Ogden Geometry, oil, 8 x 10
By Virginia Campbell
Of the many qualities that can identify a painting as the work of a particular artist, brushwork is one of the most telling. Brush strokes are so distinctive that they’re often referred to as an artist’s fingerprints. Utah painter Doug Braithwaite’s brush strokes are bold, thick, linear, and brazen in their painterliness, even as they build into a convincing realistic picture. They recall the work of William Wendt or Edgar Payne, two brush-happy early 20th-century landscapists from whom Braithwaite has learned a great deal. You get the feeling Braithwaite must like the sensation of unleashing his buttery swaths of paint onto canvas, and indeed he prepares his canvases with 10 coats of gesso just for such smooth gliding.
His confident, unmediated brushwork is crucial to his central focus in painting. “I’m interested in that point where realism breaks into abstraction,” he explains. “I take a painting toward realism, and then I hold it back with brush strokes.”
Braithwaite’s painting icy pond shows him doing just that. Painted from an extremely low angle—just above a trout’s-eye view—the picture’s bottom half is a curving expanse of dark water that faintly reflects sky and nearby trees. But, interestingly, our eyes are drawn through the water’s surface to shapes beneath. Fresh snow billows on the surrounding banks and lines the weeds and twigs, setting up a dramatic cross-play of long shadows and bright, reflected sunlight. A real moment is deftly caught here, a small beauty instantly recognized by anyone who has come upon a stream in the woods after a snowfall.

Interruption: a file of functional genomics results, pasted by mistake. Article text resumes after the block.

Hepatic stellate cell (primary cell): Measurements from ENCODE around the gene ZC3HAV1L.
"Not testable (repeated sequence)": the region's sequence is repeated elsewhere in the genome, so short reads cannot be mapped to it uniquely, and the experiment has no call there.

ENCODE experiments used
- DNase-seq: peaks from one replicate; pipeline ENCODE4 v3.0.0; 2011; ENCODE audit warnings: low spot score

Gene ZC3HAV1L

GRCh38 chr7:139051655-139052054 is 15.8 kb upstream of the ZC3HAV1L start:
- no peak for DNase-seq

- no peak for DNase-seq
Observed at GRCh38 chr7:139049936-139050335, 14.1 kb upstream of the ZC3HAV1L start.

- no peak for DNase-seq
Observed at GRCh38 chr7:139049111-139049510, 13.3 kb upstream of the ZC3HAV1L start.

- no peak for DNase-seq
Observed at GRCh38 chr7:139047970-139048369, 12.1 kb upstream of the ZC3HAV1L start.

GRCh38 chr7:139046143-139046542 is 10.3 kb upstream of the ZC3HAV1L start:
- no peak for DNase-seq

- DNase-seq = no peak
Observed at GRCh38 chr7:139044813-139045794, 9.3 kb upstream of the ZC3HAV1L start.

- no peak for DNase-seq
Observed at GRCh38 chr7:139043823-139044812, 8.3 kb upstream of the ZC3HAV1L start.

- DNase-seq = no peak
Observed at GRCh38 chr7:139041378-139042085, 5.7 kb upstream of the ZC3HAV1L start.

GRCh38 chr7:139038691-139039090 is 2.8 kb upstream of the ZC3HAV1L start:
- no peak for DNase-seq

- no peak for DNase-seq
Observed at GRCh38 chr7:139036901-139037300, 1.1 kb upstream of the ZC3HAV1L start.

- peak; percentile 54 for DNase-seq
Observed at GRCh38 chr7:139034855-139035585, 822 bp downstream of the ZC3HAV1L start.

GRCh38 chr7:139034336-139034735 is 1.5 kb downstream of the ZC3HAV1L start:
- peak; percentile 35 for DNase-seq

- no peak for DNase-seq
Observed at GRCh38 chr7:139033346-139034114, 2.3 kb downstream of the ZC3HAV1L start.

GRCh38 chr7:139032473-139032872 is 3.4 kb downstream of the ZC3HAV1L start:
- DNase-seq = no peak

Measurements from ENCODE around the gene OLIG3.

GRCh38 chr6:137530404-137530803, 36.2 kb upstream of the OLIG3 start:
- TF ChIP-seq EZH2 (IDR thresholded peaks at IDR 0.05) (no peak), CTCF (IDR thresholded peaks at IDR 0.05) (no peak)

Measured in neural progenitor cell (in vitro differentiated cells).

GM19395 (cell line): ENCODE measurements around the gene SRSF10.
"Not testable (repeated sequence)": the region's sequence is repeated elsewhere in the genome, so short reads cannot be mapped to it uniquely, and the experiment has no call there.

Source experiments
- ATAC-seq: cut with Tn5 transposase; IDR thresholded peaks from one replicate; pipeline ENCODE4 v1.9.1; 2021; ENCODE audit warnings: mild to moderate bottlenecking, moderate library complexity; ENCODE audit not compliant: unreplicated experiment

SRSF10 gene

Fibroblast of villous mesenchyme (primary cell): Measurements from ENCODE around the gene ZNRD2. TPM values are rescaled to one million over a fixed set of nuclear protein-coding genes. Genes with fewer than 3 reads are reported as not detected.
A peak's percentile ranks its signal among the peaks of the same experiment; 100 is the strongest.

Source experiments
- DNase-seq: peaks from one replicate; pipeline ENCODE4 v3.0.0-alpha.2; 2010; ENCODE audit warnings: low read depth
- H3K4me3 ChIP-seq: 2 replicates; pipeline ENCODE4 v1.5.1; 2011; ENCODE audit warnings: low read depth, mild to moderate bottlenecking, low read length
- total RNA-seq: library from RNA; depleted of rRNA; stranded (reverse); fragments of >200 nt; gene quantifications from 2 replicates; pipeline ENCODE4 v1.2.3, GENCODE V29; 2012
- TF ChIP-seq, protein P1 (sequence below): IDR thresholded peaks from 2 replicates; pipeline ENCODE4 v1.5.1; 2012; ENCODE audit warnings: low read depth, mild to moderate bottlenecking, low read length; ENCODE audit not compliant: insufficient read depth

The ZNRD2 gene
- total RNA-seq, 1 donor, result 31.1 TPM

Life on the Lake bed, oil, 20 x 24
But just as you feel the leap of pleasure that occurs when something in your personal memory finds itself mirrored in the external world, the paint shows itself for what it is—thicker or thinner slashes of pigment that do and don’t pass for snow or mud or algae. Looking at the painting, you can move back and forth between seeing the scene and seeing an abstract pattern of brush strokes and color. The soundness of composition supports both realism and abstraction.
Braithwaite is one of those painters who loves this fulcrum where realism and abstraction tip back and forth into each other. The seesaw effect is pleasing to the viewer, too. The sleight of hand suspends you outside of time for a brief flash—about the same split second that the quiet freshness of light and water might dazzle you on a winter afternoon. As Braithwaite points out, “There is life in large brush strokes.” They let the paint enact what the painting is about…
Featured in April 2007
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